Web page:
(CNN) The federal Environmental Protection Agency has ordered Norfolk Southern to stop shipping hazardous waste from a train derailment site in East Palestine, Ohio, so it can review the company’s plans for disposal.
Officials in Texas and Michigan complain they received no warning from contaminated water and soil. The train derailed In East Palestine, Ohio, will be sent to their jurisdictions for disposal.
There were about 2 million gallons of firefighting water from the derailment About half a million gallons are already expected to be disposed of in Harris County, Texas, according to the county’s chief executive.
“It’s a real problem, we were told yesterday that the items are coming today only to learn they’ve been here for a week,” Judge Lina Hidalgo said Thursday.
“EPA will ensure that all waste is disposed of in a safe and legal manner at EPA-certified facilities to prevent further releases of hazardous materials and impacts to communities,” the department said in a statement to CNN on Saturday.
As of Friday, the department said Norfolk Southern was “only responsible for the disposal of waste generated by the East Palestine rail derailment,” but waste disposal plans are “subject to EPA review and approval going forward.”
CNN has reached out to Norfolk Southern for comment.
Contaminated soil from the derailment site is being transported to U.S. Ecology’s Wayne Disposal in Belleville, Michigan, Michigan’s U.S. Representative Debbie Dinkel said Friday.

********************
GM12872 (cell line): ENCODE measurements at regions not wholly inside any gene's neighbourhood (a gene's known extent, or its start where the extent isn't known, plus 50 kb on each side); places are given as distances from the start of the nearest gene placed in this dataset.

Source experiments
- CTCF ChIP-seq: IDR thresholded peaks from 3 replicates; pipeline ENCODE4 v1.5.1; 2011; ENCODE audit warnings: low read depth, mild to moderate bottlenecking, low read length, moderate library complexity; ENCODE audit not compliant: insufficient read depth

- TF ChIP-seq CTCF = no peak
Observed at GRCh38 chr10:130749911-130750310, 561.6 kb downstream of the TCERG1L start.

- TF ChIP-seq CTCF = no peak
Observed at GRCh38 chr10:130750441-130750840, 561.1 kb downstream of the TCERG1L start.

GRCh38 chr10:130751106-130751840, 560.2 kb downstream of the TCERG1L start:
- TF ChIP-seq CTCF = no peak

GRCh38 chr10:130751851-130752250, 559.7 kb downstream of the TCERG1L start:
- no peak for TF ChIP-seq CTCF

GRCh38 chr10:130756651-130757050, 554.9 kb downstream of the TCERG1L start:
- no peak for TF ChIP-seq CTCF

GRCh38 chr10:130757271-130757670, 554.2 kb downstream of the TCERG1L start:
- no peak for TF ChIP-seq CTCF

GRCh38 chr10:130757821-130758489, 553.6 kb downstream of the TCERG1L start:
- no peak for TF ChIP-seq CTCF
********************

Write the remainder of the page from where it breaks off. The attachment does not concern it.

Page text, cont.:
He told CNN’s Fredricka Whitfield on Saturday that neither he nor Michigan Gov. Gretchen Whitmer knew about the delivery of toxic waste to disposal sites in his district.
“I called everybody,” Dinkel said, “and nobody really bothered that they were coming here.”
Dingle represents Michigan’s Sixth Congressional District, which has two waste disposal sites.
“When I found out about this yesterday, the first call I got, I immediately assumed the governor’s office would know about it,” he said.
Ohio Gov. Mike DeWine said 4,832 cubic yards of soil had been removed from land in East Palestine and six truckloads were on their way to Michigan.
National Transportation Safety Board Initial report According to safety board chairman Jennifer Homandy, one of the cars of the train carrying the plastic pellets was found to be heated by a hot mold.